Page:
D-Day, Part One

By Stephen

Early in June 1944, seventy years ago, Southern England saw thousands of Allied troops gathering in preparation for the invasion of Europe.  Over 400 miles to the north I was a Scottish schoolboy approaching my sixth birthday in Aberdeen.  I don’t remember, but I am sure I heard reports  on the progress of the war from the BBC on the wireless (radio). By June, 1944, we felt safer on the north-east coast of Scotland,  because Aberdeen had not been bombed in over a year, after having attacked 25 times from late 1939 until April 1943.  A year later, preparations for the invasion of Europe was going forth far to the south.*

Ever since the United States entered the war in December 1941, Winston Churchill, the British Prime Minster, was trying to convince President Roosevelt to agree to a cross-channel invasion as early as 1943 to help take the pressure of the Soviet Union.  However, he had to settle for American troops landing in North Africa in late 1942.   After driving the Germans out, from there the Allies, under the command Gen. Dwight David Eisenhower invaded Sicily and Italy. Eisenhower was then promoted to the Supreme Commander, Supreme Headquarters Allied Expeditionary Force (SHAEF).

On the other side of the English Channel, German intelligence was trying to determine where enemy troops were going to land.  In the meantime the German army were building formidable  defenses to block Allied landing where ever they planned to invade. These defenses were under the command of the “Desert Fox,”  Erwin Rommel. Once the decision was made to invade and the site selected, the SHAEF intelligence did everything possible to mislead the Germans as to where the landings would take place.     The Allies were trying to get the Germans to believe the invasion would take place in either Norway or Pas de Calais on the English Channel.   Actually, the landings were to take place on Normandy coast in northwest France.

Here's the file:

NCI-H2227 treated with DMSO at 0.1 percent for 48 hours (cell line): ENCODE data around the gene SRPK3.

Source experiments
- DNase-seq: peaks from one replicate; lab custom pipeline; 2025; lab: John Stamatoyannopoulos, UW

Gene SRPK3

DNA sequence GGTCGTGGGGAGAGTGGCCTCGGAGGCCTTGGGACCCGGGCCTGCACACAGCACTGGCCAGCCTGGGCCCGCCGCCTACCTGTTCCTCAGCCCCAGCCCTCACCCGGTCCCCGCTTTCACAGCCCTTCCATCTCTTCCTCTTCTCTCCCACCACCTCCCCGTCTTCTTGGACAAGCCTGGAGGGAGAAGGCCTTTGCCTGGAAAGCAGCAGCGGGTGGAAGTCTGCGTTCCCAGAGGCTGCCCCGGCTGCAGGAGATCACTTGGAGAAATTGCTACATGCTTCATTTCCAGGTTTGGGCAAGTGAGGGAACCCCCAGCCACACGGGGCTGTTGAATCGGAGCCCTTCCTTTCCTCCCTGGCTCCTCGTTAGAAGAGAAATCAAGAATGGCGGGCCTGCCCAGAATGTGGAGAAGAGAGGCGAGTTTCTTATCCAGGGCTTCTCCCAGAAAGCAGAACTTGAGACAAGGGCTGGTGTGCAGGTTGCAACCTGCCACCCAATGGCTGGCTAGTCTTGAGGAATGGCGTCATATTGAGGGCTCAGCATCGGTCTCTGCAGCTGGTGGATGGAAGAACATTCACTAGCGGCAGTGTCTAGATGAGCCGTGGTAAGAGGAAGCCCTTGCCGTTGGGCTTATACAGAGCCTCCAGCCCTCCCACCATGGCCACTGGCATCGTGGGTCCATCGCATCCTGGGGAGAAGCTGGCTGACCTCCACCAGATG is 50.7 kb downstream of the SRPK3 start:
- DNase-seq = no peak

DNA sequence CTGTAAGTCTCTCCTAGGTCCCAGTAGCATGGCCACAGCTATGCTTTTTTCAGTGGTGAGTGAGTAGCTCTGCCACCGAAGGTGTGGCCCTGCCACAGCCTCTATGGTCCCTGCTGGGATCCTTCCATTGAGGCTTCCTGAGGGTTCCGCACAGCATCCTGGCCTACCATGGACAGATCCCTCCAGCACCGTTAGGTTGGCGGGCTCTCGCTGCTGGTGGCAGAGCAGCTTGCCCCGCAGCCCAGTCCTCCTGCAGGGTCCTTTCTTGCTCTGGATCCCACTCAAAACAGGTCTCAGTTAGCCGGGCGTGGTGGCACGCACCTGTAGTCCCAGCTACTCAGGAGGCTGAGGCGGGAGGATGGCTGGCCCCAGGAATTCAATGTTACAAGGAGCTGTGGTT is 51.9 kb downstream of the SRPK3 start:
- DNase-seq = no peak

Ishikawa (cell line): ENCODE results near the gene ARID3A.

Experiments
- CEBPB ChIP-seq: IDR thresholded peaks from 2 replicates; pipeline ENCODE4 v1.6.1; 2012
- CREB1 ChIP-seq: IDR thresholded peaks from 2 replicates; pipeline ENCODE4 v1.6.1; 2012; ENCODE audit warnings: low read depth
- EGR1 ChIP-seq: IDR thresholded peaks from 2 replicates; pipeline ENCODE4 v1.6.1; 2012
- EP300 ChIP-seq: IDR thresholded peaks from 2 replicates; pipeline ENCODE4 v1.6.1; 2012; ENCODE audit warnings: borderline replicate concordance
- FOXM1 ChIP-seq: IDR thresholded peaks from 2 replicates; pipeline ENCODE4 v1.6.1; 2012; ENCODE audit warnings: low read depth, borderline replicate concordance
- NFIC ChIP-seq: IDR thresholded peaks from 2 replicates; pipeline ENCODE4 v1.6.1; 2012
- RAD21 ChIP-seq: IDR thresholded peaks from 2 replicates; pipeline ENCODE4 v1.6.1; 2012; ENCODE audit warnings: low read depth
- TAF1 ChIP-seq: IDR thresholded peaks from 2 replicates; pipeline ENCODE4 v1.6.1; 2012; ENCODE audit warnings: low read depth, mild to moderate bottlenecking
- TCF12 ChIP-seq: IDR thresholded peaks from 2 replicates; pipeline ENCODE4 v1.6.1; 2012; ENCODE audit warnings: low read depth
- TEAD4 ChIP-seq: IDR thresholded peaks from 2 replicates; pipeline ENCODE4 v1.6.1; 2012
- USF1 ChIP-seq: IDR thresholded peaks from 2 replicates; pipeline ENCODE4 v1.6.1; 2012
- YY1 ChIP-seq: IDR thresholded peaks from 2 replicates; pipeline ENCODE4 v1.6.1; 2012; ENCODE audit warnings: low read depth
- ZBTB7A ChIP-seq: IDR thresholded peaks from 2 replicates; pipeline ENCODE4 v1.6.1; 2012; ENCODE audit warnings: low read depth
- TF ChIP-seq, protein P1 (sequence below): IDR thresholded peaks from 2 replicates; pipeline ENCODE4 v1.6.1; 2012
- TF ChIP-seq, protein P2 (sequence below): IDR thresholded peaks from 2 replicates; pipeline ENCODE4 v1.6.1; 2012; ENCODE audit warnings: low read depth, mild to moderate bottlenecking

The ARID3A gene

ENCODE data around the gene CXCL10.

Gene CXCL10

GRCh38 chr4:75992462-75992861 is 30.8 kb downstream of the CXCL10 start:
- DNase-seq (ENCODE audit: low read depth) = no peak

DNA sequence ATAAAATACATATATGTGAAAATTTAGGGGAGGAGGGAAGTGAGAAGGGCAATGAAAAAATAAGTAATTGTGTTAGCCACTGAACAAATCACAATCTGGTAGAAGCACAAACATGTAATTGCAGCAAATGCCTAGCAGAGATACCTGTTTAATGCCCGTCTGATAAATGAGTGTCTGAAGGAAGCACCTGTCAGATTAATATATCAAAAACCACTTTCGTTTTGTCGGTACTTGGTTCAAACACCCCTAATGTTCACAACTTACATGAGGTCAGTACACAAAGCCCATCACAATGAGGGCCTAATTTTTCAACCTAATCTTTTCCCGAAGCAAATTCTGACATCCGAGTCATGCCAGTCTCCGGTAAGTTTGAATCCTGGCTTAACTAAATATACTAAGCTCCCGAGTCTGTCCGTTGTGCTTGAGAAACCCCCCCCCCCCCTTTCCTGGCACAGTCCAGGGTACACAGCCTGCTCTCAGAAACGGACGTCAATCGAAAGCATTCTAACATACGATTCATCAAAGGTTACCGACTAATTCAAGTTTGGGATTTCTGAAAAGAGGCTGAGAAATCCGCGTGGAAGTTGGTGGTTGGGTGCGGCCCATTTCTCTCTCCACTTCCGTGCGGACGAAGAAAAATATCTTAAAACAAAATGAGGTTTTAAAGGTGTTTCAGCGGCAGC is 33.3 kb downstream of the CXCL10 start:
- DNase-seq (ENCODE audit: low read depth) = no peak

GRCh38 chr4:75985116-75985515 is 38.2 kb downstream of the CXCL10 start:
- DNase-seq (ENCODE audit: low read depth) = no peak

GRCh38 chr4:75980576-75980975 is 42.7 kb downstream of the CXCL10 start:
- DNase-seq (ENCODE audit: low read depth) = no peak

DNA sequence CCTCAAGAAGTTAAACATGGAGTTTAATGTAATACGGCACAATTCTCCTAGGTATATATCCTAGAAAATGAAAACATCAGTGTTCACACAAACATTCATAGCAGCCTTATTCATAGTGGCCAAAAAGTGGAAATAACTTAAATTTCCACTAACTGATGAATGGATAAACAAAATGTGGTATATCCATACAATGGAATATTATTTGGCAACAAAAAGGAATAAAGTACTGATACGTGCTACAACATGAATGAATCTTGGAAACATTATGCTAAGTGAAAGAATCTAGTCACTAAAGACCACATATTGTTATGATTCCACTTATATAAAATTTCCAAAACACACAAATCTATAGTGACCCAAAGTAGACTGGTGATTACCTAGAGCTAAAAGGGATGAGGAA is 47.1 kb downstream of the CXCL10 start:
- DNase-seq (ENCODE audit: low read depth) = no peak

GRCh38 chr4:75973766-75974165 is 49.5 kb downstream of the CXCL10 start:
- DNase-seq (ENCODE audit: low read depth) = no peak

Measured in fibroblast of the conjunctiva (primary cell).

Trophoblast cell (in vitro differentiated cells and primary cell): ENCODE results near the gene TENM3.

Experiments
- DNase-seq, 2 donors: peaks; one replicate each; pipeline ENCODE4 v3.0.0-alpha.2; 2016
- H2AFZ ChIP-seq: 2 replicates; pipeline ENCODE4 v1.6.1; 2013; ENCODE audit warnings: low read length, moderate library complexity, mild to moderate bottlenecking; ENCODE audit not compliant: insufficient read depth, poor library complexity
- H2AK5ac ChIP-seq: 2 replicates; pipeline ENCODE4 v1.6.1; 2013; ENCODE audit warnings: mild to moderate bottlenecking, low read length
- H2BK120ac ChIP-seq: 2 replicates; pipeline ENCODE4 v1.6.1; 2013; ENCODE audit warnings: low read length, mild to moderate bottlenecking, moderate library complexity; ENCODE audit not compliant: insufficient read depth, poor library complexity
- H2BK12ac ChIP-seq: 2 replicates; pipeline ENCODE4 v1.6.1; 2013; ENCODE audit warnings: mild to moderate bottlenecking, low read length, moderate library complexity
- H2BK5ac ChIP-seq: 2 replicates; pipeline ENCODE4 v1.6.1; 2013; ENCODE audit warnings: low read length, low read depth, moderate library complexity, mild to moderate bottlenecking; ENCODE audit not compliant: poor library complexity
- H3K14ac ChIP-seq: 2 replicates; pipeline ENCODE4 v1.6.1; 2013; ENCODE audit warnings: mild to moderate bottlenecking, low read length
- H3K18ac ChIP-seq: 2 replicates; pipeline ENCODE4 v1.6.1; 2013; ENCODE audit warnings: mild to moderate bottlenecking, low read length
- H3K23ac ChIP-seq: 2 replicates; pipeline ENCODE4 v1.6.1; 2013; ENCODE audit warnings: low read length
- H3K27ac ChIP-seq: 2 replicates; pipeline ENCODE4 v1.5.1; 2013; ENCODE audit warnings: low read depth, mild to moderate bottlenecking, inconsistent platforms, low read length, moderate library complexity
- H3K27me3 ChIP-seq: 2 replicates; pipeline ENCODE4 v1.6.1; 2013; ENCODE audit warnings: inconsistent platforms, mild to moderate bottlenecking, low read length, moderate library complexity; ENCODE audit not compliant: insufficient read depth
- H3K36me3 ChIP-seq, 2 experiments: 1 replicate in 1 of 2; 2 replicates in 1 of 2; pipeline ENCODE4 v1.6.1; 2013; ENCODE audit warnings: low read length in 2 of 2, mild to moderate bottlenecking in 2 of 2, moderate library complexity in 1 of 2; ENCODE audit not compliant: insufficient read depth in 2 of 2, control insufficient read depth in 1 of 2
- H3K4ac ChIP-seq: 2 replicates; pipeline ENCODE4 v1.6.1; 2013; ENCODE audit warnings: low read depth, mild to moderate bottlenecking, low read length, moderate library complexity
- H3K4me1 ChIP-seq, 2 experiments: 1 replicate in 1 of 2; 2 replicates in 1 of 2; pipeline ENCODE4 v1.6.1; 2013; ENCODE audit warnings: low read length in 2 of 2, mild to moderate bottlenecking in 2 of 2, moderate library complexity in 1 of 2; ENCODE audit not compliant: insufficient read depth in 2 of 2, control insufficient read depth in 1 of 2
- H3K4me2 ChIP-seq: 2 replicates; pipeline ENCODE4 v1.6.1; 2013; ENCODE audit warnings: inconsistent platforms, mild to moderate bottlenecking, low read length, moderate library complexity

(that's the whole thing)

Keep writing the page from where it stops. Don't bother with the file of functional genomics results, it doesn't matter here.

Initially, June 5, was the date picked for the invasion, but the weather worsened, postponing the operation for twenty-four hours.  In  the greatest armada ever assembled, 5, 000 vessels  set sail for the coast of Normandy, carrying ammunition, transportation, food and other supplies for the 160,000 troops that were landing.  In the darkness before dawn, Allied soldiers and machines were loaded onto landing craft, which circled in rough seas 13 miles off the coast of Normandy, before heading to the beaches.

There were five landing zones in Normandy,  east to west:  Sword, Juno,  Gold, Omaha and Utah.  The first three were British and Canadian and the last two American. Allied paratroopers were dropped a few miles inland before the landings started.  From the skies, Allied bombers were dropping heavy explosives on the German defenses.  Behind the invading forces, at sea, was a barrage of artillery coming from everything from battleships to destroyers.  Between Omaha and Utah Beaches was Pointe du Hoc,  a steep cliff that housed a large caliber German gun.   American Army Rangers had the task of silencing that weapon.

H hour was 6:30 A.M., June 6, 1944.

To be continued!

*Les Taylor, Luftwaffe Over Scotland, 2010.  (Not available on Cardinal)

For further reading:

Rick Atkinson,  The Guns at Last Light, Part One

Anthony Beevor,  D-Day: The Battle for Normandy

Max Hastings,  Overlord:  D-Day and the Battle for Normandy

John Keegan.  Six Armies in Normandy

Adrian R. Lewis, Omaha Beach: a Flawed Victory

Ben MacIntyre,  Double Cross:  The True Story of the D-Day Spies

Cornelius Ryan,  The Longest Day, June 6, 1944

Stephan Talty,  Agent Garbo

Military History Online

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